The U.S. Navy has requested authorization from the National Marine Fisheries Service (NMFS) to allow it to take (harass, harm or kill) many tens of millions of marine mammals incidental to thousands of training and testing activities in the Atlantic Fleet Training and Testing Study Area (AFTT). This massive area includes all the waters along the eastern U.S. coast from Maine to the Gulf of Mexico, and more than 200 miles out to sea (into international waters) for some activities. It is home to a variety of marine animals, including 45 marine mammal species. The Navy has similar requests to NMFS for two other massive areas, including the Hawaii Range Complex (3.2 million square nautical miles) and the Southern California Range Complex (120,000 square nautical miles).
All 45 marine mammal species could be impacted, including those listed under the Endangered Species Act—namely, North Atlantic right whales, humpback whales, sei whales, blue whales, bowhead whales, and sperm whales. Animals present in the range areas are at risk of death and injury resulting from the huge number of naval training activities planned for the five-year period, involving multiple surface ships, submarines, and aircraft. These exercises—singly or combined—will disrupt significant biological behaviors and will prove fatal to many animals exposed to active sonar blasts, underwater detonations, ship strikes, live firing, and/or pile driving.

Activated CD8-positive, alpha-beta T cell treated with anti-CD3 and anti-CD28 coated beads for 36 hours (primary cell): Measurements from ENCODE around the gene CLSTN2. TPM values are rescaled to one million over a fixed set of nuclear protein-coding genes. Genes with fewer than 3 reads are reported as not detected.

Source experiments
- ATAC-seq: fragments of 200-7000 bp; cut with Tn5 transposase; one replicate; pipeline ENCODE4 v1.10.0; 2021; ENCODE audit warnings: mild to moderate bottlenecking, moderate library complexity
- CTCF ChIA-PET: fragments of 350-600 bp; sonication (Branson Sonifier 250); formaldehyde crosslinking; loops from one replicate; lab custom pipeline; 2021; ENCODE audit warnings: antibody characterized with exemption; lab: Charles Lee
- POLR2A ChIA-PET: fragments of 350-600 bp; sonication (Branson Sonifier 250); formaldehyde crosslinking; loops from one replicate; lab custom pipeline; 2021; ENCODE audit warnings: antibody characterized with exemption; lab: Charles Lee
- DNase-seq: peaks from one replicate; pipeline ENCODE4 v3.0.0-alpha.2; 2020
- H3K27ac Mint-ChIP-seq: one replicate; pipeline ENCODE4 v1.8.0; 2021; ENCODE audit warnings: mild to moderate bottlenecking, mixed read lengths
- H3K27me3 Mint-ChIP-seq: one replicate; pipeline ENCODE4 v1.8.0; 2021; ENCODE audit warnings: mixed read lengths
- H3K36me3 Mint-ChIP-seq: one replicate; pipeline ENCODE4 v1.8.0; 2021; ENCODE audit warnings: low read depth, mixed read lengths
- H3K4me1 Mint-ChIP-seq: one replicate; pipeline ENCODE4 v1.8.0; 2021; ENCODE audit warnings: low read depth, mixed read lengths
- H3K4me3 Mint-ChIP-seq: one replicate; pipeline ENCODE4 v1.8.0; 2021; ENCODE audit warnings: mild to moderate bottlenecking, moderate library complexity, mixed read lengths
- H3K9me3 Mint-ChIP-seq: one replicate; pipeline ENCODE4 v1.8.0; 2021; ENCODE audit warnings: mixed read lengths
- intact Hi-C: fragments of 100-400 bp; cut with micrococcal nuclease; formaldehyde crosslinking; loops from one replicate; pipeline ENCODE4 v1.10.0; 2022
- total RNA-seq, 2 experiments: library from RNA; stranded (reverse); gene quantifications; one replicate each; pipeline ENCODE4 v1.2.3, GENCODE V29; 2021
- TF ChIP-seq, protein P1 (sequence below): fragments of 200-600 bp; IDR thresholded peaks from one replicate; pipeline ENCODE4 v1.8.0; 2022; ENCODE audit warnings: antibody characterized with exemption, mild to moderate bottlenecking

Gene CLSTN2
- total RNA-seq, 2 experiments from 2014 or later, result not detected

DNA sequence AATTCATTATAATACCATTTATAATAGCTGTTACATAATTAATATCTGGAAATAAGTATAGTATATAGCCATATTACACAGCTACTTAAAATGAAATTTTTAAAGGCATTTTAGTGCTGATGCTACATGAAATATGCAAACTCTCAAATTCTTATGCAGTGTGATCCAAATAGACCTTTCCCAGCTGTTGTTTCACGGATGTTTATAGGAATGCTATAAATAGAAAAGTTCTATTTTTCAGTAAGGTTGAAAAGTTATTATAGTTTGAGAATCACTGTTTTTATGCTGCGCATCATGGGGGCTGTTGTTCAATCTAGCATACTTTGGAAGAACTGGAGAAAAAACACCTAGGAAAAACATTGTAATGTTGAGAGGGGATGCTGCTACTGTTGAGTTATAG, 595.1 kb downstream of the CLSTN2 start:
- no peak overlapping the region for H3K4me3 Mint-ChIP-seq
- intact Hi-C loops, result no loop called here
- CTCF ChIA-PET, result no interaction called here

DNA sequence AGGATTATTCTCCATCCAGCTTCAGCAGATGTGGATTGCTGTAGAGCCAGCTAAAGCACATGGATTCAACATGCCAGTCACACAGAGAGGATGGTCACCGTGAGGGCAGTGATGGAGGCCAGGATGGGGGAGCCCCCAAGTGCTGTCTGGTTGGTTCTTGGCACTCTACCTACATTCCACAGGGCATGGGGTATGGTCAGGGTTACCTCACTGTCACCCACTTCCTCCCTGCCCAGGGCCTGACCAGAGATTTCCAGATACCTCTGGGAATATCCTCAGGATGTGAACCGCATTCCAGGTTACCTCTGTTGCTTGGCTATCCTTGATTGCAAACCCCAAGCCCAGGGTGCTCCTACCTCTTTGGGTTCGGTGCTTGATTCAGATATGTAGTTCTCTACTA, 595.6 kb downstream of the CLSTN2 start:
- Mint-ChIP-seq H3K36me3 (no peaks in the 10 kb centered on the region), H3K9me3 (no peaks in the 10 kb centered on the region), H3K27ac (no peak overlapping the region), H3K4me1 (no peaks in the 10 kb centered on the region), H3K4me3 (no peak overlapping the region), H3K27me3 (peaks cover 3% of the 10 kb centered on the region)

The Navy admits that its activities will affect many millions of animals, yet it’s primary strategy for limiting the potentially devastating impacts is to use lookouts—even at night!—to scan for animals, and to limit activities (e.g., reducing active sonar levels) when animals get too close. As AWI and others have repeatedly pointed out in our comments to the Navy and NMFS for these operations, even on clear days, detecting marine mammals on a vast moving sea from a moving platform is difficult. Instead we believe the Navy should significantly alter its planned operations so as to—at minimum—limit proposed activities to periods of good visibility, reduce the number of exercises, avoid biologically sensitive habitats (while also establishing meaningful buffer zones), and vastly improve and expand mitigation methods.
In March, the California State Coastal Commission unanimously objected to the Navy’s Southern Californian activities and suggested mitigation measures similar to those we support, which the Navy rejected. If the Navy decides to carry on regardless, the state could sue the Navy—as it did in 2007 over its use of active sonar.